The Cost of Data Collection – Quantity, Quality & Timing

Today we are witnessing a growing challenge that intersects technology and sustainability: the true cost of big data. While data is often termed the ‘new oil’, it is important to recognise not just its value but its environmental and operational costs.

Firstly, we’re witnessing an exponential growth in data collection, with $215 billion spent in 2021 alone on big data and business analytics solutions, according to IDC.

The importance of analysing the right data

IDC also forecasts that the amount of data ‘created, captured, copied and consumed in the world’ will continue to climb at a rapid pace, estimating that the amount of data created over the next three years will be more than all the data created over the past 30 years.

This trend is not slowing down, with researchers expecting a growth of 31% in the data science sector by 2030. But we should ask ourselves – at what cost?

We’re grappling with inefficiencies and complexities from accumulating non-essential data. This not only bloats our systems but also our environmental footprint, significantly impacting our carbon emissions due to the extensive energy requirements of large data centres.

You really want to make sure you are analysing the right data for the right reasons and in the right location within the right cost structure,” says Rich Karpinski, senior research analyst, 451 Research, part of S&P Global Market Intelligence.

Specifically organisations need a strategy for determining which data is most important and an IT approach to help manage it all.”

Furthermore, as our industries evolve with technology and AI, we face a stark reality. Many businesses remain unprepared for the long-term implications of IoT, lacking the necessary interconnected systems for a seamless Industry 4.0 transition.

According to the KPMG 2021 Fourth Industrial Revolution Benchmark Report 2 out of 3 organisations are not well-prepared to deal with changes resulting from the Fourth Industrial Revolution, up from 54% the previous year.

Decision-makers must strategise not just for the immediate future, but for a sustainable and efficient one, addressing the direct impacts on our costs, security, and most importantly, our planet.

Garbage in, garbage out

According to research by Veritas Technologies, 77% of the data that organisations capture is either redundant, obsolete or trivial, or altogether unclassified.

Poor data quality can have a significant impact on your business. According to Gartner, ‘organisations believe poor data quality to be responsible for an average of $15 million per year in losses,’ and nearly 60% of those surveyed didn’t know how much bad data costs their businesses because they don’t measure it in the first place.

Poor quality data understandably leads to data distrust, According to Vanson Bourne, 77% of surveyed IT decision makers don’t completely trust the data in their organisation and there are further productivity impacts with data needing to be reworked and an average of 4 hours lost per employee per working week to resolve data analysis related issues.

Essential data

Knowing what data you need is at the core of the concept of essential data. And to identify your organisation’s essential data, you need to be clear on what objectives you are trying to achieve or what challenge or problem you are trying to address by collecting or harvesting data.

For example, if you are a third party logistics provider and you are implementing a technology solution to track your parcel cages, be clear about why you’re tracking the cages and then decide what data points you need for that purpose. It may be just location data to keep track of their location and to stocktake. But if you are having an issue with theft, you may also want to collect data on device tampering.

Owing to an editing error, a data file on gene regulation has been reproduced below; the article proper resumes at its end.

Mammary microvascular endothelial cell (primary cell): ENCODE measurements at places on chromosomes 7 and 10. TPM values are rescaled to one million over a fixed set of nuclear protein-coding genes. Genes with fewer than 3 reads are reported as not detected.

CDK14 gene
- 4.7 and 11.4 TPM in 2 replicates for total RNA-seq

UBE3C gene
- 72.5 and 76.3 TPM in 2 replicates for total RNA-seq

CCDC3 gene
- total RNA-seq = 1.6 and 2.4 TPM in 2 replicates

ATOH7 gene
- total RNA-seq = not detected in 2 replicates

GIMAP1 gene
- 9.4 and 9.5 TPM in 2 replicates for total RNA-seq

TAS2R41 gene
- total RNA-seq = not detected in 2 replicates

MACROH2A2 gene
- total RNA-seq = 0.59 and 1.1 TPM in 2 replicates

Rich Karpinski, senior research analyst, 451 Research, part of S&P Global Market Intelligence, makes an important point in terms of being able to successfully implement a technology solution. He says “while the desire to leverage IoT data to help transform an organisation is valuable, there is often a tipping point where projects move to production scale and things get real and then get challenging” due to the massive number of endpoints and the amount of data generated by IoT deployments. 

This is where the idea of essential data can help in still getting the value out of the data without the implementation headaches.

You can’t manage what you can’t measure

The business impact of lack of data, poor data quality or poor data management depends on the role data plays in the organisation’s processes. The following is a list of risks or impacts that is common across many organisations.

  • Lost revenue
  • Missed opportunities in terms of leads, sales and cost savings
  • Inefficient operations
  • Low customer satisfaction
  • Lack of compliance
  • Increased costs

How IoT helps

Once you know what data you want to collect and analyse, you need to ensure that the technology solution you select can collect the right data at the right point in time, and translate that data into actionable insights.

Internet of Things (IoT) solutions come in many flavours, and there is one to suit almost every use case.

At Thinxtra we work through your unique use case and align the most appropriate end-to-end solution to meet your business requirements, ensuring we collect the right data at the right time, minimising unnecessary data collecting and maximising your insights.

Our expertise and leadership in IoT means we’ve had extensive field experience and know what works, when and how, minimising any surprises when it comes time to implement and deliver.

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